Despite declining aggregate hours worked, an economy can still grow. It can still grow because of gains in productivity that come from gross fixed capital investment. Investments that give us better tools and software to be more productive. Investments that give us more energy efficient homes and the like.

    So despite less hours worked, the output per hour worked continues to rise thus giving an aggregate rise in GDP per capita.

    Here is a chart of Real GDP per capita in Japan and the U.S. since 1960:

    (click to enlarge)

    For the U.S., if job growth remains in decline per the trends in the charts above, our economic growth going forward will have to come from gains in productivity just like that is where the economic growth came from in Japan post 1990.

    One problem with that is, in the U.S., gross fixed capital formation has collapsed as a percent of GDP.

    See this chart below of gross fixed capital formation as a percent of GDP:

    (click to enlarge)

    This "tide going out" as I like to refer to it, of jobs and aggregate "work" in the U.S. being in decline makes buy and hold as an investment strategy of equities more risky. I'm basing this on Japan's experience with the Nikkei.

    We're already seeing the signs of another possible leg down in the total percent of the population that has a job.

    Here is a 1 year bar chart showing 3 months of flat to down growth on that data set:

    (click to enlarge)

    America's Job growth looks like another leg down could be coming up.

    Less jobs means less payroll tax collection, less Federal and State income tax collection and more unemployment benefits that'll need to be paid, which would be a huge setback to the need to bring down the budget deficits, not just the Federal deficit but state and local deficits that are all across America.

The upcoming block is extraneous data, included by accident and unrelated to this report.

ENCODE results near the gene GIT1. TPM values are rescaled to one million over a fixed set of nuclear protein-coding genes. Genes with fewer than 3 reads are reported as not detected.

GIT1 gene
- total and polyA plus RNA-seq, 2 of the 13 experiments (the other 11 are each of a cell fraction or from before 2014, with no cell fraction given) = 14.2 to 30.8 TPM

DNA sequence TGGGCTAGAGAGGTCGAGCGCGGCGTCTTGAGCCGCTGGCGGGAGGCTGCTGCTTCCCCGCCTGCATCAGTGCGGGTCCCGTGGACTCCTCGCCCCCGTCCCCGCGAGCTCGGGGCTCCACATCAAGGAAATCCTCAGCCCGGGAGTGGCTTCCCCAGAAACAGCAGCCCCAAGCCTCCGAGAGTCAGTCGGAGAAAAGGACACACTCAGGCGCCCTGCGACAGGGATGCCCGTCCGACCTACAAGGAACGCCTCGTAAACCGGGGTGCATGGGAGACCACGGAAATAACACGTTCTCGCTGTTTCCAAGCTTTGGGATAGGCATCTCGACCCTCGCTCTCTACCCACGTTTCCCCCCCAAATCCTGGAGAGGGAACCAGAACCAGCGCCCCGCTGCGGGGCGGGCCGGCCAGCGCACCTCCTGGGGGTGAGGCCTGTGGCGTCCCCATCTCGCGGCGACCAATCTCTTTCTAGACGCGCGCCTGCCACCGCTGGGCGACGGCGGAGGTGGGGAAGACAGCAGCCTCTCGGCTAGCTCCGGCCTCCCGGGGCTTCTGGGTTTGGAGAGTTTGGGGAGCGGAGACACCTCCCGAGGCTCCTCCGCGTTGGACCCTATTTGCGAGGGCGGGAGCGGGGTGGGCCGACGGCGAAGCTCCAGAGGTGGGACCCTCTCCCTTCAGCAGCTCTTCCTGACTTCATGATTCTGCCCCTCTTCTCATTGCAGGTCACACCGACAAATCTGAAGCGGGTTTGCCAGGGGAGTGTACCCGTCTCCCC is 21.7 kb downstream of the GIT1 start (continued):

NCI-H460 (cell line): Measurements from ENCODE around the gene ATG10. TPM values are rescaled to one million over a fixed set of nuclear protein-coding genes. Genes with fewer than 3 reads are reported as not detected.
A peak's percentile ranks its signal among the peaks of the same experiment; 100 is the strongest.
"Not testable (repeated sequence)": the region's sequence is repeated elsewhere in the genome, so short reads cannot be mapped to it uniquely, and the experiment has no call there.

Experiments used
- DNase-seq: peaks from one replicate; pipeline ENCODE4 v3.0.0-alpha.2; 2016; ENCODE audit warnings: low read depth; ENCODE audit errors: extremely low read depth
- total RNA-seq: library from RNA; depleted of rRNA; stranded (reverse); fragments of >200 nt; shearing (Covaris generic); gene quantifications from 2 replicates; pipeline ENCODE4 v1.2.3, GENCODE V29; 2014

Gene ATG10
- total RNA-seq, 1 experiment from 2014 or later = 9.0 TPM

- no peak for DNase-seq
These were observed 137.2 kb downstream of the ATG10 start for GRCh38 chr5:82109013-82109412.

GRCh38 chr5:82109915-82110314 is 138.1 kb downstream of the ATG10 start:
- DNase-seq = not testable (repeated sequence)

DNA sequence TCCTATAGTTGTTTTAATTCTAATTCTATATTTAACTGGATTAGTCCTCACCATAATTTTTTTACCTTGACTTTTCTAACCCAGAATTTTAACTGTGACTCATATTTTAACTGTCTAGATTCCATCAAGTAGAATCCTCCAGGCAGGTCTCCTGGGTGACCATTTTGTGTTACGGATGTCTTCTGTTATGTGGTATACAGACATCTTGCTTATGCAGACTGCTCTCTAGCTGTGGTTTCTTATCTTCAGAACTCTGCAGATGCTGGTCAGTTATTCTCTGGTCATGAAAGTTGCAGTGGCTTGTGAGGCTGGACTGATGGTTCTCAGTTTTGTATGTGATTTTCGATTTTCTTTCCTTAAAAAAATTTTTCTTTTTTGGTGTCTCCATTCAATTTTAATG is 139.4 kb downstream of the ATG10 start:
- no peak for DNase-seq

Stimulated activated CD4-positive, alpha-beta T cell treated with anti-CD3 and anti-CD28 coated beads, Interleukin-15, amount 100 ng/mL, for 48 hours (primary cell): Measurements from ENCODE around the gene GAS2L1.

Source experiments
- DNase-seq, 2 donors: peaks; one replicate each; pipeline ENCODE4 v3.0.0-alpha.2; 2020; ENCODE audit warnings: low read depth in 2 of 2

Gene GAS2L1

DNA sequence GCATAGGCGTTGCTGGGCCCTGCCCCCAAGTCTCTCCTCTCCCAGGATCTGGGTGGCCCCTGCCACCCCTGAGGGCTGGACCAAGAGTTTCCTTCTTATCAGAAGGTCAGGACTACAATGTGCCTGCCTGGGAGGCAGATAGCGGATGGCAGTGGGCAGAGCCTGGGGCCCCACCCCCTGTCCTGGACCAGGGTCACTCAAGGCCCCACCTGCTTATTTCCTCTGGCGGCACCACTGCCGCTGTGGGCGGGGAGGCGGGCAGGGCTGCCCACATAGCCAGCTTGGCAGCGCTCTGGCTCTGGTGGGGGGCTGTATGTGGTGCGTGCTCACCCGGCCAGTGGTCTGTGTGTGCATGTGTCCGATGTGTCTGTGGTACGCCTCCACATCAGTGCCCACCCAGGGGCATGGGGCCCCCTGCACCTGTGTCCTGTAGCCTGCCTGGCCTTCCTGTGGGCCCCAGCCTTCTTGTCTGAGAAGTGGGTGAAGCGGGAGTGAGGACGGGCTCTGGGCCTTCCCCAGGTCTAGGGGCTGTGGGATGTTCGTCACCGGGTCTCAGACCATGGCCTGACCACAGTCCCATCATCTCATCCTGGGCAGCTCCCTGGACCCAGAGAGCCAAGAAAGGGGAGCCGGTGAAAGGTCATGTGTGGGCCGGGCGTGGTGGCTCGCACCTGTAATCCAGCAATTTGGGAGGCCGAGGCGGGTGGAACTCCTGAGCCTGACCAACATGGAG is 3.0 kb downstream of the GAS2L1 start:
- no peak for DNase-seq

This could prove harmful for U.S. businesses and especially profits which should send share prices lower. A clear breakdown in the percent of the population that is employed would be a sign to lighten up on U.S. equities.

    America faces big challenges ahead, we must stay positive and remain confident that the virtues of hard work and prudence will win over our coming economic shortfalls.

    Disclosure: I am long SH. I wrote this article myself, and it expresses my own opinions. I am not receiving compensation for it (other than from Seeking Alpha). I have no business relationship with any company whose stock is mentioned in this article.

    Themes: economy Stocks: EWJ
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Comments (2)
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  • untrusting investor
    , contributor
    Comments (9933) | Send Message
     
    A clear breakdown in the percent of the population that is employed would be a sign to lighten up on U.S. equities.

     

    Huhhhh.... well is that not exactly what has been happening (4th chart) in the US since the year 2000?
    27 Sep 2012, 05:33 PM Reply Like
  • Jason Tillberg
    , contributor
    Comments (1241) | Send Message
     
    Author’s reply » yeah, that's the participation rate but the one above that goes in waves up and down and it's when that wave goes down that we have seen sell offs in stocks, coupled with recessions.

     

    I'm trying to give perspective on our aggregate employment and this rather relentless decline per all 4 charts.
    27 Sep 2012, 07:37 PM Reply Like